Changes Coming to Child Support in Minnesota

Posted on Tuesday, April 17th, 2018 by Marc Beyer and is filed under Child Support,  Divorce,  Minnesota,  Parents.

A variety of factors go into calculating child support. The law considers the income of both parents, the number of children, and each parent’s parenting time percentage, among other factors. The data is inputted into the child support calculator found on the Department of Human Services website, and the presumptive child support obligation is then determined (based upon
Minnesota law).

One of the components of the child support formula is what is called the “parenting expense adjustment” or “PEA.” The premise behind the PEA is to recognize that noncustodial parents spend money on the children during their parenting time as well. If a parent has the children for fewer then 10% of the overnights, that parent does not qualify for a PEA. But, if they have the children between 10% and 45% of the overnights, they are entitled to a 12% offset from the child support obligation. Parenting time of more than 45% is presumed to be equal, and a different analysis is used for these parents.

The problem with this format is that parents who have only 11% of the overnights get the same offset as parents who have 45% of the overnights. Also, there can be significant disparities between child support obligations when a parent goes from 45% to 46% of the overnights. These disparities have come to be known as “child support cliffs.” Parents argue about relatively minor differences in parenting time schedules because of the significant impact it could have on the child support obligation.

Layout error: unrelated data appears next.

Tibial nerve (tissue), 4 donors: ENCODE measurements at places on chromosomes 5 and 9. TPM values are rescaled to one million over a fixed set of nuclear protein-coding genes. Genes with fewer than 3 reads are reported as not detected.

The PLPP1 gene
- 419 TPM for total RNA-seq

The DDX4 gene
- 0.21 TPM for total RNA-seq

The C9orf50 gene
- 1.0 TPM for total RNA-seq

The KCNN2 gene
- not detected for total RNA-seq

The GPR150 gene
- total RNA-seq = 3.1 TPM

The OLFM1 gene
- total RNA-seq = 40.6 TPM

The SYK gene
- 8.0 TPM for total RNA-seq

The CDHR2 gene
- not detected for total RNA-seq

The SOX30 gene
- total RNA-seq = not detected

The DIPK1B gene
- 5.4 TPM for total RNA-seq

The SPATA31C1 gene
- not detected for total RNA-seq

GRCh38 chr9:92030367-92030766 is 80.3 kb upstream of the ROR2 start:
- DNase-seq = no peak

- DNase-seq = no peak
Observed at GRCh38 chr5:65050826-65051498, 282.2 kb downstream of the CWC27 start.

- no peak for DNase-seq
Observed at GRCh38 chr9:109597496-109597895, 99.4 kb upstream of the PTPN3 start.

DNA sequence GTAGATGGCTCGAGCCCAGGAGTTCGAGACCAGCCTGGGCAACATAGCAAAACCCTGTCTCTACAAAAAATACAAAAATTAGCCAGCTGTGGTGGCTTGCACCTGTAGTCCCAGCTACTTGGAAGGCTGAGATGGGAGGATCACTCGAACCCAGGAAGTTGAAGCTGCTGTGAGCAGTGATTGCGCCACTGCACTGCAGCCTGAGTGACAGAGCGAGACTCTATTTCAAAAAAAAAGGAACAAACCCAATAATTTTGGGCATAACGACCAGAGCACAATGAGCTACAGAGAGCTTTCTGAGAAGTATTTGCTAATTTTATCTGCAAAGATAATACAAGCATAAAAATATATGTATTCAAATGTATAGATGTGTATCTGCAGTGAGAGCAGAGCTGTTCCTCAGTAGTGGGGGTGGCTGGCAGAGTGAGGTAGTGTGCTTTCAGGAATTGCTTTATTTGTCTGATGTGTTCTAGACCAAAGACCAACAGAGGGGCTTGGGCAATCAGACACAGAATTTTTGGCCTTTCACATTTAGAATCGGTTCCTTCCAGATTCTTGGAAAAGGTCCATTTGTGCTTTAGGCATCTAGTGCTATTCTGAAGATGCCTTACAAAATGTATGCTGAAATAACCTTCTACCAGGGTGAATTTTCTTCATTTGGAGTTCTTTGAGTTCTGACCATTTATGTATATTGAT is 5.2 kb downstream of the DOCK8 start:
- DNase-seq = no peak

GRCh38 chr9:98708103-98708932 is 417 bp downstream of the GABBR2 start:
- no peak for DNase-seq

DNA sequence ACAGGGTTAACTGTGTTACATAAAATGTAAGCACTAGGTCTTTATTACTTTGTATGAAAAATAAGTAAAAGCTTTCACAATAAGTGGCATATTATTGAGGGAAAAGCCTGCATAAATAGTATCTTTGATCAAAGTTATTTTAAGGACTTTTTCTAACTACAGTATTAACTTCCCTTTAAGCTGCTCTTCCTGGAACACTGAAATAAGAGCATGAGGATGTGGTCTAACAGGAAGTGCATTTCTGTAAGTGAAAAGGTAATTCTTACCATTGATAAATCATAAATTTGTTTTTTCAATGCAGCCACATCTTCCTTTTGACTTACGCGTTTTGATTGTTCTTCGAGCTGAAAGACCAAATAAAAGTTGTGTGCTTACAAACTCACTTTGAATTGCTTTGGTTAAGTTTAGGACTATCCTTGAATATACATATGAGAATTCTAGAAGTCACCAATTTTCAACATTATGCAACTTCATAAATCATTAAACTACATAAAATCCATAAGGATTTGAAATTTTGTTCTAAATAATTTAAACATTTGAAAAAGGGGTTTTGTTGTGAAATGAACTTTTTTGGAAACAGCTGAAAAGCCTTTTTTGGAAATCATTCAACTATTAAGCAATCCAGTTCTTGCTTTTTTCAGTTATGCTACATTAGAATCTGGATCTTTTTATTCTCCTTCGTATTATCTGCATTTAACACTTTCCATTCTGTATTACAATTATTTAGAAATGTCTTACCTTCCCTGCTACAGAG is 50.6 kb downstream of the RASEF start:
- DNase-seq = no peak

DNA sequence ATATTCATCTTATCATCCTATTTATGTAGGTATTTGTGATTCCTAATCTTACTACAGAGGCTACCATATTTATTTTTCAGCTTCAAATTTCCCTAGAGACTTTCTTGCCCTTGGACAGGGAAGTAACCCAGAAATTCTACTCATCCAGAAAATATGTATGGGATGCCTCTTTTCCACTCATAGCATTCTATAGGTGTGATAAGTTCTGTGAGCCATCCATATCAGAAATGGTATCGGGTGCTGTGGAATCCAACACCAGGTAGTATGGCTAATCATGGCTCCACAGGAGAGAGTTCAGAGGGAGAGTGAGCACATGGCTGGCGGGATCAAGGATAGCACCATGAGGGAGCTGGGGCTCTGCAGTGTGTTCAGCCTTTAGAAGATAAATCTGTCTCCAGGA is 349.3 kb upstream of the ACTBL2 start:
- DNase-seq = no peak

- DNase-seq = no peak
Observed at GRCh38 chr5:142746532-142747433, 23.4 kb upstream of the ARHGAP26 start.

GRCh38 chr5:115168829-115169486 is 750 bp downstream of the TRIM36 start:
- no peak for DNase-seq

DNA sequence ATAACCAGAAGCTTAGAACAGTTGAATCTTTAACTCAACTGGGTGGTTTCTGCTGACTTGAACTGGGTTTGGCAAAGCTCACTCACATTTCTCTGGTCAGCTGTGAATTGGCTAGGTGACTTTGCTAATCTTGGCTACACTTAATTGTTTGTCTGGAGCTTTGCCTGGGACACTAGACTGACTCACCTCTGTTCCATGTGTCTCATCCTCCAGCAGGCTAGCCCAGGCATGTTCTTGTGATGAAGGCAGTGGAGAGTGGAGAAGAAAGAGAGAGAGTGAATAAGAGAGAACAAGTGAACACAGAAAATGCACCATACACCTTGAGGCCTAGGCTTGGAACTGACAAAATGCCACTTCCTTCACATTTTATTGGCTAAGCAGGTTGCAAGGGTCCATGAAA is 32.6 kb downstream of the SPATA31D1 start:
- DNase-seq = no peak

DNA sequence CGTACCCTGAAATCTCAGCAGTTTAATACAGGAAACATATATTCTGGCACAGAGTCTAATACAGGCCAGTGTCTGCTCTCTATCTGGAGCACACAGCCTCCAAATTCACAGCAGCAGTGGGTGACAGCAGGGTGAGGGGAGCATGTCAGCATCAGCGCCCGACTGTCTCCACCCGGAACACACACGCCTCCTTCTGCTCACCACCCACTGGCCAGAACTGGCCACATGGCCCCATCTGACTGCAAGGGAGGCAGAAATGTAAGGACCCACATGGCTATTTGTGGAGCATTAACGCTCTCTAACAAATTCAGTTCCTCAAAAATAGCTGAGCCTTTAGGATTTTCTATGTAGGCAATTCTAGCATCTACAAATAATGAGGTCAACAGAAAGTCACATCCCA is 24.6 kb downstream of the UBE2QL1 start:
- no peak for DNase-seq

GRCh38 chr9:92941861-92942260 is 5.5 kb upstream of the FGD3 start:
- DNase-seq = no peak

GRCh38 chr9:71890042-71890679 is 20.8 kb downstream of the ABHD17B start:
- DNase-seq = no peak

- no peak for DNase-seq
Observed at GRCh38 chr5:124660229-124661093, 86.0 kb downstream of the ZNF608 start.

A change has been made to the PEA which takes effect on August 1, 2018. The new law eliminates the cliffs. Instead, it will be more like a slope. Minor changes to the amount of overnights a noncustodial parent has will likewise have only a minor change to the child support obligation. The hope is that this will reduce the amount of conflict experienced between parents in negotiating parenting time schedules.

Parenting time should be determined based upon what is best for the child, and not based upon the impact it will have on child support. The old PEA arguably encouraged conflict over parenting time close to the cliffs. With no more cliffs, in theory, child support should not impact parenting time negotiations. Time will tell.

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